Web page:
However, social shopping is not without its challenges and warnings.
"You cannot rely on any one platform," says Goldman. "They each have their advantages and different formats and different ways of operating."
Consumers, therefore, also use them differently, he says. "And depending on the audience you're trying to reach, the platform might have a different value position that's going to be a better fit."
Goldman advocates a "portfolio strategy", which is best used with first-party data and lists of customers as the "seed of targeting" across the different platforms.
Meanwhile, Liam Brennan, global director of innovation at MediaCom, warns of growing complexity in an area he described as often being a "black box for measurement."
"E-commerce is not a new thing, but it has changed how brands approach the business of selling," he says.
"Online now affects offline, and offline affects online. It creates real challenges for brands: how do you now map a user purchase? It's very difficult. It's a huge omni-channel challenge."
Brennan says media agencies still have a lot left to learn in this space as they catch up with a shift in consumer behaviour enabled by platform innovations.
However, he said creative agencies probably had a tougher job in wrapping their heads around social shopping.
"Creative agencies have a long way to go in recognising the digital potential," he says.
Meanwhile, Snap's Shaw says the role of online creative is now more important to capture fractional attention spans.
"Creative has evolved a lot, particularly in the last three years," he says. "And online, creative is more important than ever because you're really competing for eyeballs at a scale we've not seen before."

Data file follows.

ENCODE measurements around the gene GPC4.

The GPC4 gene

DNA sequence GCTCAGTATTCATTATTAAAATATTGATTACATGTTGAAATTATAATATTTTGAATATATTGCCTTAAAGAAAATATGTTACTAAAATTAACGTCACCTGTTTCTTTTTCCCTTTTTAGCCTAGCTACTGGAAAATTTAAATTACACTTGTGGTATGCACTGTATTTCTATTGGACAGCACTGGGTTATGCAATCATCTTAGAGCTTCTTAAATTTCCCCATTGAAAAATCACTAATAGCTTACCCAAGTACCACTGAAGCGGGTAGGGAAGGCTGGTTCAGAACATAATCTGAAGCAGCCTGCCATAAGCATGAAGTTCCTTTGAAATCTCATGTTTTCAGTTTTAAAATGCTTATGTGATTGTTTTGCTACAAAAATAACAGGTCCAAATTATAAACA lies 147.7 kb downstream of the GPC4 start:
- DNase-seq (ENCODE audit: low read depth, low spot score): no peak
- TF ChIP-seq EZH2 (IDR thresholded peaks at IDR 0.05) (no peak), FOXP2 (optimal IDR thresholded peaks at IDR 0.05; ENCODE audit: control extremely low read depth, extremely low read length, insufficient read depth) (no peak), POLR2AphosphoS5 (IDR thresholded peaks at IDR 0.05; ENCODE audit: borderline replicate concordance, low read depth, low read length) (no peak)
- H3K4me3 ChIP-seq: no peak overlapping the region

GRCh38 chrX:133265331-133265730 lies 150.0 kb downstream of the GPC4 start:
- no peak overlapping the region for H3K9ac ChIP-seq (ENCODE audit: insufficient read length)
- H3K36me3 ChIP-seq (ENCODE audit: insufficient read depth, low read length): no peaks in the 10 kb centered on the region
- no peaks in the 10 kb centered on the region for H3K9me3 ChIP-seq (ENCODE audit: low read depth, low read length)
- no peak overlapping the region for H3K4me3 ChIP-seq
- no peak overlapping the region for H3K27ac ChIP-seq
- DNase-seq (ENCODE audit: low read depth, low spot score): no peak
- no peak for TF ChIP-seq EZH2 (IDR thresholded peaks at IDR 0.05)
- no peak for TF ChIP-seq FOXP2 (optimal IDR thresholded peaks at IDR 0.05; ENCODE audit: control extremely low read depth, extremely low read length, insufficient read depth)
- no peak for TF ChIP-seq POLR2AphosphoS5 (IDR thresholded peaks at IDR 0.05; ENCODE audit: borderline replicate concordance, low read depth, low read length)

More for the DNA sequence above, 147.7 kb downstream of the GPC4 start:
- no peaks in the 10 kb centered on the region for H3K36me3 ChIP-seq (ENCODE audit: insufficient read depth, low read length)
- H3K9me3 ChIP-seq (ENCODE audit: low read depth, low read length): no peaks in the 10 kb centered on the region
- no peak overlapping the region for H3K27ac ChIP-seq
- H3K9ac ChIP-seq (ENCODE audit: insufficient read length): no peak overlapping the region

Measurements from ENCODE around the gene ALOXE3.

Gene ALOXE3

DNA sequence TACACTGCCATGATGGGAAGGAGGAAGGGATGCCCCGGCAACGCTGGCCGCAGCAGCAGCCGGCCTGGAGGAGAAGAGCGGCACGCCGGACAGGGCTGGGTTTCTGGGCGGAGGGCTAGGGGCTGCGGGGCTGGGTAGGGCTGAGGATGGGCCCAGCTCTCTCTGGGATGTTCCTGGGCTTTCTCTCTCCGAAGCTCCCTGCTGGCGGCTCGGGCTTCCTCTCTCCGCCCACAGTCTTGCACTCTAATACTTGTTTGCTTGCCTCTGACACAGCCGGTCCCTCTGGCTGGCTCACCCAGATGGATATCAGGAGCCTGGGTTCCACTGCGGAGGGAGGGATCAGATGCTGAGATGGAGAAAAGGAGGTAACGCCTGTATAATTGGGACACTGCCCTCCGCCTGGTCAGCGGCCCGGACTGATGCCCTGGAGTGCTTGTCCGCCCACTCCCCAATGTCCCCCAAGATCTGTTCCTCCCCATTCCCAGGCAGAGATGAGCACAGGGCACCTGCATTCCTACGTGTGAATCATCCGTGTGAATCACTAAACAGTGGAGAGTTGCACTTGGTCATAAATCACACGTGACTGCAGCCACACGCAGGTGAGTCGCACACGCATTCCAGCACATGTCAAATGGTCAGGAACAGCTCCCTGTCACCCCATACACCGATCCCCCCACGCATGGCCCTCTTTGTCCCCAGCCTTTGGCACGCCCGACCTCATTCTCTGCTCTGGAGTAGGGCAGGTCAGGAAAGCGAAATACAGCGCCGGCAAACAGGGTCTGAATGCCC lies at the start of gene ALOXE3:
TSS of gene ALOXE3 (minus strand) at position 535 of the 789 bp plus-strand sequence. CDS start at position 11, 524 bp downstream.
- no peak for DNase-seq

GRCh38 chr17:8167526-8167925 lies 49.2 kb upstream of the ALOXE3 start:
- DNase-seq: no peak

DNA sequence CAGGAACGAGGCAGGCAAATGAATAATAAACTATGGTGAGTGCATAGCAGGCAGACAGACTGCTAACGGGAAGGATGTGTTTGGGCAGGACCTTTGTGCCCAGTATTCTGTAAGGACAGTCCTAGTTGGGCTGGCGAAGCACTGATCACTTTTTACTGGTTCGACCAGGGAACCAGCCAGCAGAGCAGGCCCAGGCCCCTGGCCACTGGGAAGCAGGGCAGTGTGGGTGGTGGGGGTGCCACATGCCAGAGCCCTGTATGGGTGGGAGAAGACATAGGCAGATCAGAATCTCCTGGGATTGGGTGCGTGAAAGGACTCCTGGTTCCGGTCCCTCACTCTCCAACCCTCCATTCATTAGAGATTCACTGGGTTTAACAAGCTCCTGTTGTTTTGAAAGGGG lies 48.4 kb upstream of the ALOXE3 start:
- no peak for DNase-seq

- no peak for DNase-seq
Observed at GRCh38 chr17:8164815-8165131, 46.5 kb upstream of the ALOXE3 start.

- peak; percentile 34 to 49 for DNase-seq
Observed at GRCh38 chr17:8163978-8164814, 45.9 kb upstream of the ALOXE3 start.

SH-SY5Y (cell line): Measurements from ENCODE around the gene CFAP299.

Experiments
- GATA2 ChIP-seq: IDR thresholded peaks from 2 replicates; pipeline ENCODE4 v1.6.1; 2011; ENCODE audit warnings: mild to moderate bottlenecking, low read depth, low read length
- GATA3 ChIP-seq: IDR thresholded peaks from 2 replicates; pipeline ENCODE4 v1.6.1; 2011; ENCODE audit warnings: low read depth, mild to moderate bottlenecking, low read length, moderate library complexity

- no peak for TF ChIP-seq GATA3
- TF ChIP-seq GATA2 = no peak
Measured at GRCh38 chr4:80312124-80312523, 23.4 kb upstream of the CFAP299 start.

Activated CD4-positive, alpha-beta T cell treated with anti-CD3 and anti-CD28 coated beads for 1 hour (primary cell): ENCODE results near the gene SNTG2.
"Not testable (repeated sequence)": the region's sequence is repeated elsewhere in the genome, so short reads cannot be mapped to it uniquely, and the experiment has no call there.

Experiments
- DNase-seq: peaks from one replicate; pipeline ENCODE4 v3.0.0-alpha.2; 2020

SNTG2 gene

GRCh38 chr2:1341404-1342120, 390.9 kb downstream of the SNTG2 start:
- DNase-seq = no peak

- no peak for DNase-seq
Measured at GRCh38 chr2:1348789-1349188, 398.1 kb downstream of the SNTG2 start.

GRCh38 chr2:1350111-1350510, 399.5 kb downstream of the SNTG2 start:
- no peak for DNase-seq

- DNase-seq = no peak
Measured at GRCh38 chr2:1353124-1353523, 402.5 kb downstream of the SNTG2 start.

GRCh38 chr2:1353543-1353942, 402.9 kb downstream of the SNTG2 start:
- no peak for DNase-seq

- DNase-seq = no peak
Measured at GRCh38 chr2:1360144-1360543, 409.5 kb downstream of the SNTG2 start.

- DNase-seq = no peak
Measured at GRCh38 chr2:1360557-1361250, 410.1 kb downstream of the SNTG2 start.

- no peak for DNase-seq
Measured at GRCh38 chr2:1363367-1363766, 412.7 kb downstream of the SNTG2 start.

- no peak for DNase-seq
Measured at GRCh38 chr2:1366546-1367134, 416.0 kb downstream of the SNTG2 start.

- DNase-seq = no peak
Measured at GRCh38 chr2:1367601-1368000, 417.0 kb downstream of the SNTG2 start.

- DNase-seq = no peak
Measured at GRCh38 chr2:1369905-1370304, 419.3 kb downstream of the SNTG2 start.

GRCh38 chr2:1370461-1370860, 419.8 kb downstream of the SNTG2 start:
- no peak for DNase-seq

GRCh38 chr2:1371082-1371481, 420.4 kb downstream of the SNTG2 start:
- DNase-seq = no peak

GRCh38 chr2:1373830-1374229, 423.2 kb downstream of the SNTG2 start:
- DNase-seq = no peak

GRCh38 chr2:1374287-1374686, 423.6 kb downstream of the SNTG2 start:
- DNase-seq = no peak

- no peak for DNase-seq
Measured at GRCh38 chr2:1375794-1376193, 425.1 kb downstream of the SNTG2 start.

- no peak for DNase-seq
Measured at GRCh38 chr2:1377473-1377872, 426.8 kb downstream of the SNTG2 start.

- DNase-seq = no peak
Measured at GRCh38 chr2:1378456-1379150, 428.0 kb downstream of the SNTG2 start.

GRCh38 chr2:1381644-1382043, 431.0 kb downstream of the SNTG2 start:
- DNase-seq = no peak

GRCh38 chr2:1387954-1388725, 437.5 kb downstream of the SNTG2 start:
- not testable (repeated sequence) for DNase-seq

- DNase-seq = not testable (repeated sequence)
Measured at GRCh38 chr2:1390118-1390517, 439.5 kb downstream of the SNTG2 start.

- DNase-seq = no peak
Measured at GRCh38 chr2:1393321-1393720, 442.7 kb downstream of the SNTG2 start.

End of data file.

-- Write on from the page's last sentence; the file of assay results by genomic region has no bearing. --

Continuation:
Shaw says gaining the attention of a user in the first two seconds is now essential, and testing creative to pinpoint the moment of 'attention failure' is becoming common practice, in part helped by better technology.
"You really have those first two seconds to make it work," he says. "And making sure there's a story arc is also crucial."
Likewise, understanding how each platform provides a different creative canvas and context is also important, but can be overlooked.
"One of the biggest mistakes I've seen is using one creative across all platforms," says Shaw. "It's very important to be mindful of their differences."
For instance, Twitter is defined by conversation and brevity, Instagram is more of a digital shop window, while Snap deploys the full mobile screen and augments reality.
It means the future of social shopping needs better buy-in from the creative side - but media agencies must also play their part.
"Agencies - creative and media - have been terrible at mobile because they have not understood how consumers are using it," says Brennan.
For too long, advertisers and their partners have only looked at the reach of a mobile platform or device, rather than investigating how they are used by people.
"They just see banner space," says Brennan. "But actually it's a shopping utility."
If an advertiser or agency doesn't get mobile, Brennan adds, "then they don't get commerce."